ACCME’s Conflict of Interest Procedures

At last week’s American College of Cardiology annual meeting In Washington D.C., Murray Kopelow, President and CEO of the Accreditation Council for Continuing Medical Education (ACCME), spoke to the ACCME’s conflict of interest (COI) requirements. His presentation was part of a larger COI session entitled “Let the Sunshine in: Research and Education in an Era of the 24-Hour News Cycle.”

Kopelow noted that continuing education has been proven effective in assisting professionals in modifying and improving their practice. But in certain cases, promotion and education can become intertwined. ACCME’s presentation examined the 2007 Senate Finance Committee’s quotes regarding potential conflicts in the CME sphere: “There is a risk that physicians will allow favorable drug messages learned in an educational context to change their clinical practices to favor use of those drugs, without critically appraising the evidence or fully assessing information from other sources.”

“Accredited” continuing medical education (CME), therefore, is grounded in whether the educational content is valid, and if it is independent of the control of ACCME-defined commercial interests.

The ACCME is “very precise” about the circumstances that cause a conflict of interest, stated Kopelow. They look at whether a person: (1) has a financial relationship with an ACCME-defined commercial interest AND (2) has an opportunity to control the content of CME relevant to that relationship. ACCME is concerned with these “relevant financial relationships” because presenters may have an incentive to maintain or increase the value of that relationship. The undesirable outcome of this relationship would be for CME learners to, for example, inappropriately prescribe a drug, or prescribe more than is necessary.

ACCME’s Standards for Commercial Support are intended as a tool to resolve potential conflicts. Kopelow admitted that while ACCME seeks to only regulate as much as necessary, they may fall into what Anthony Downs calls the “Law of Ever Expanding Control.” The Law states: “The quantity and detail of reporting required by monitoring bureaus tends to rise steadily over time, regardless of the amount or nature of the activity being monitored.”

ACCME provides three layers of requirements using a “public health model” to protect against unnecessary or inappropriate use of products.

  1. ACCME ensures that the education is based on professional need, not the availability of money. Professional practice gaps, Kopelow notes, drive what the education will be. Educational providers then must deduce the need that underlies a professional practice gap. Furthermore, industry has not been allowed to pay physicians directly in the United States for over 20 years.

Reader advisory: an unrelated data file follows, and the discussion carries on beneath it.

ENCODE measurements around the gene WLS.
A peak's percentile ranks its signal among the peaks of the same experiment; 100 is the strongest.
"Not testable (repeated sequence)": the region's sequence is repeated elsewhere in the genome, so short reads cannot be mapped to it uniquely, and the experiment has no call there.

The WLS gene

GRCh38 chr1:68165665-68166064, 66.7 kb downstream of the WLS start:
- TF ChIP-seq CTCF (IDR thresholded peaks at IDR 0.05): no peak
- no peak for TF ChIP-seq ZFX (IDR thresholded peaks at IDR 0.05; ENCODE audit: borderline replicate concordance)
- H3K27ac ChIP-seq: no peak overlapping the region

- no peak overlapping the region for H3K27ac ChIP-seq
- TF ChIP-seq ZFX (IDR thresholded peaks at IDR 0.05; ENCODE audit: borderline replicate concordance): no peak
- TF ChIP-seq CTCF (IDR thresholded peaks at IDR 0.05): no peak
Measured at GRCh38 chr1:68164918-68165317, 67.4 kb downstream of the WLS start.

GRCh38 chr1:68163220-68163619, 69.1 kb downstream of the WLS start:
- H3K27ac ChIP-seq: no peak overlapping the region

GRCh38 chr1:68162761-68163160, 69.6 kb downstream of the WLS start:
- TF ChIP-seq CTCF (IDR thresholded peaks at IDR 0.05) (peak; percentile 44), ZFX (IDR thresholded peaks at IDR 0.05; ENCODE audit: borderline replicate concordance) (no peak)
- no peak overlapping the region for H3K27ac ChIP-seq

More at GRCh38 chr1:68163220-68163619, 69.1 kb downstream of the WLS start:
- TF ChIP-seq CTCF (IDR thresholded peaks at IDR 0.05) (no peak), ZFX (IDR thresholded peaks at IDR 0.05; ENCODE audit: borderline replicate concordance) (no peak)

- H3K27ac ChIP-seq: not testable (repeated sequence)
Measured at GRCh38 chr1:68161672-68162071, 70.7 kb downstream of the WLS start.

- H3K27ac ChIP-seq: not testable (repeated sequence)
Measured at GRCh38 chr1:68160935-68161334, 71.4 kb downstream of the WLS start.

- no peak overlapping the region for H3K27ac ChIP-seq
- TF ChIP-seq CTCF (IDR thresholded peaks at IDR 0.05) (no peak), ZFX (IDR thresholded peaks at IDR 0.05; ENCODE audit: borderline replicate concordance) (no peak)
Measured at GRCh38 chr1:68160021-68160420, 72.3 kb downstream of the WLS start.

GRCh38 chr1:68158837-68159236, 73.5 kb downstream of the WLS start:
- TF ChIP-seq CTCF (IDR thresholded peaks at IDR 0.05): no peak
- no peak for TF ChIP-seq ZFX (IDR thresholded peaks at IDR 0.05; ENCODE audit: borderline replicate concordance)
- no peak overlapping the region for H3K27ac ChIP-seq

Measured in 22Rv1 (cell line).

2. ACCME requires that the education be truthful, evidence-based, and “by the profession, for the profession.” Thus, ACCME disallows any commercial bias in its education programs, including even “nuanced” guidance from industry. “There must be evidence for the recommendations in the accredited continuing medical education,” Kopelow states, and “the profession must agree that evidence supports the recommendation.” ACCME requires explicit independence—industry has no role in the educational program.


  3. The third layer ACCME uses in protecting against unnecessary or inappropriate use of products involves revealing and resolving relationships with industry. “Conflict of interest isn’t moral, unethical, or unprofessional,” Kopelow notes. “It is a fact of life, and it is a result of the world in which professionals operate.” Thus, ACCME has tools to manage these situations in its conflicts resolution procedure.

Kopelow worries about the perception that ACCME’s rules stifle innovation. A number of years ago, the National Institutes of Health (NIH) noted their concern that some critical discovery by industry couldn’t be reported in accredited continuing medical education because the ACCME said it couldn’t be done. He also offered an example of an article which stated: “one day someone is going to say ‘we cured cancer three years ago but we couldn’t tell anybody because the ACCME wouldn’t let us.'”

These circumstances were “not what [ACCME] intended,” Kopelow stated, so they “created special guidance for those working in discovery.” He noted that “just because the data was generated from industry doesn’t mean they control the content…of what gets published.” Kopelow hopes that new discoveries are getting reported, and believes they are. He concluded his presentation by quoting Raynard S. Kington, M.D., Ph.D., Deputy Director of the National Institutes of Health, who stated: “We applaud the Accreditation Council for Continuing Medical Education’s efforts to provide additional guidance for ensuring research independence and a free flow of scientific exchange, while safeguarding accredited CME from commercial interest. Your vigilance in this important matter contributes to the best practices of unbiased information-sharing and will benefit, ultimately, the health of the American public.”

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